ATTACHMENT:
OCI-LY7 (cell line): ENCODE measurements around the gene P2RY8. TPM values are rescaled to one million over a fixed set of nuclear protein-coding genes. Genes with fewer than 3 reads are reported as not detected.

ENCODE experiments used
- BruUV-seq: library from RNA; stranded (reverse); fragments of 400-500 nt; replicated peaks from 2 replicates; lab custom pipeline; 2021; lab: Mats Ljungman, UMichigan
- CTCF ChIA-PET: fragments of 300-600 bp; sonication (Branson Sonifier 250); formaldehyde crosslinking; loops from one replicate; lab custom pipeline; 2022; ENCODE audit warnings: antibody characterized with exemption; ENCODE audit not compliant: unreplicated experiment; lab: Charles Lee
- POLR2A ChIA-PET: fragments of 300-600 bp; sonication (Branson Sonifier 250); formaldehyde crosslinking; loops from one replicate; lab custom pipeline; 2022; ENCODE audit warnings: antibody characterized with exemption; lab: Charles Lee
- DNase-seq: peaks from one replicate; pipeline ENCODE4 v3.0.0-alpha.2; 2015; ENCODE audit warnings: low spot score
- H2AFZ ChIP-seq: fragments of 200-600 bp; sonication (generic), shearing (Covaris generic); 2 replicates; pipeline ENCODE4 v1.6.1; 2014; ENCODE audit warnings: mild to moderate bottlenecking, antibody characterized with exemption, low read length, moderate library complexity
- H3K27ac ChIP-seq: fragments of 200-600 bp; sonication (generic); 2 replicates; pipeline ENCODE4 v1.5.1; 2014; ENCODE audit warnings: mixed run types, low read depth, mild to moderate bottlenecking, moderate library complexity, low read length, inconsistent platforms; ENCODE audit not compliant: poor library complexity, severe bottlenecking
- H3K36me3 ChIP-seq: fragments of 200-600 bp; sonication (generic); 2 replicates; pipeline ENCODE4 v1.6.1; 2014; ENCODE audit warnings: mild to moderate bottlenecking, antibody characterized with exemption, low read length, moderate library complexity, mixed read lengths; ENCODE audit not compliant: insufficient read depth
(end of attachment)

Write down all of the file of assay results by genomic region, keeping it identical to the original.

OCI-LY7 (cell line): ENCODE measurements around the gene P2RY8. TPM values are rescaled to one million over a fixed set of nuclear protein-coding genes. Genes with fewer than 3 reads are reported as not detected.

ENCODE experiments used
- BruUV-seq: library from RNA; stranded (reverse); fragments of 400-500 nt; replicated peaks from 2 replicates; lab custom pipeline; 2021; lab: Mats Ljungman, UMichigan
- CTCF ChIA-PET: fragments of 300-600 bp; sonication (Branson Sonifier 250); formaldehyde crosslinking; loops from one replicate; lab custom pipeline; 2022; ENCODE audit warnings: antibody characterized with exemption; ENCODE audit not compliant: unreplicated experiment; lab: Charles Lee
- POLR2A ChIA-PET: fragments of 300-600 bp; sonication (Branson Sonifier 250); formaldehyde crosslinking; loops from one replicate; lab custom pipeline; 2022; ENCODE audit warnings: antibody characterized with exemption; lab: Charles Lee
- DNase-seq: peaks from one replicate; pipeline ENCODE4 v3.0.0-alpha.2; 2015; ENCODE audit warnings: low spot score
- H2AFZ ChIP-seq: fragments of 200-600 bp; sonication (generic), shearing (Covaris generic); 2 replicates; pipeline ENCODE4 v1.6.1; 2014; ENCODE audit warnings: mild to moderate bottlenecking, antibody characterized with exemption, low read length, moderate library complexity
- H3K27ac ChIP-seq: fragments of 200-600 bp; sonication (generic); 2 replicates; pipeline ENCODE4 v1.5.1; 2014; ENCODE audit warnings: mixed run types, low read depth, mild to moderate bottlenecking, moderate library complexity, low read length, inconsistent platforms; ENCODE audit not compliant: poor library complexity, severe bottlenecking
- H3K36me3 ChIP-seq: fragments of 200-600 bp; sonication (generic); 2 replicates; pipeline ENCODE4 v1.6.1; 2014; ENCODE audit warnings: mild to moderate bottlenecking, antibody characterized with exemption, low read length, moderate library complexity, mixed read lengths; ENCODE audit not compliant: insufficient read depth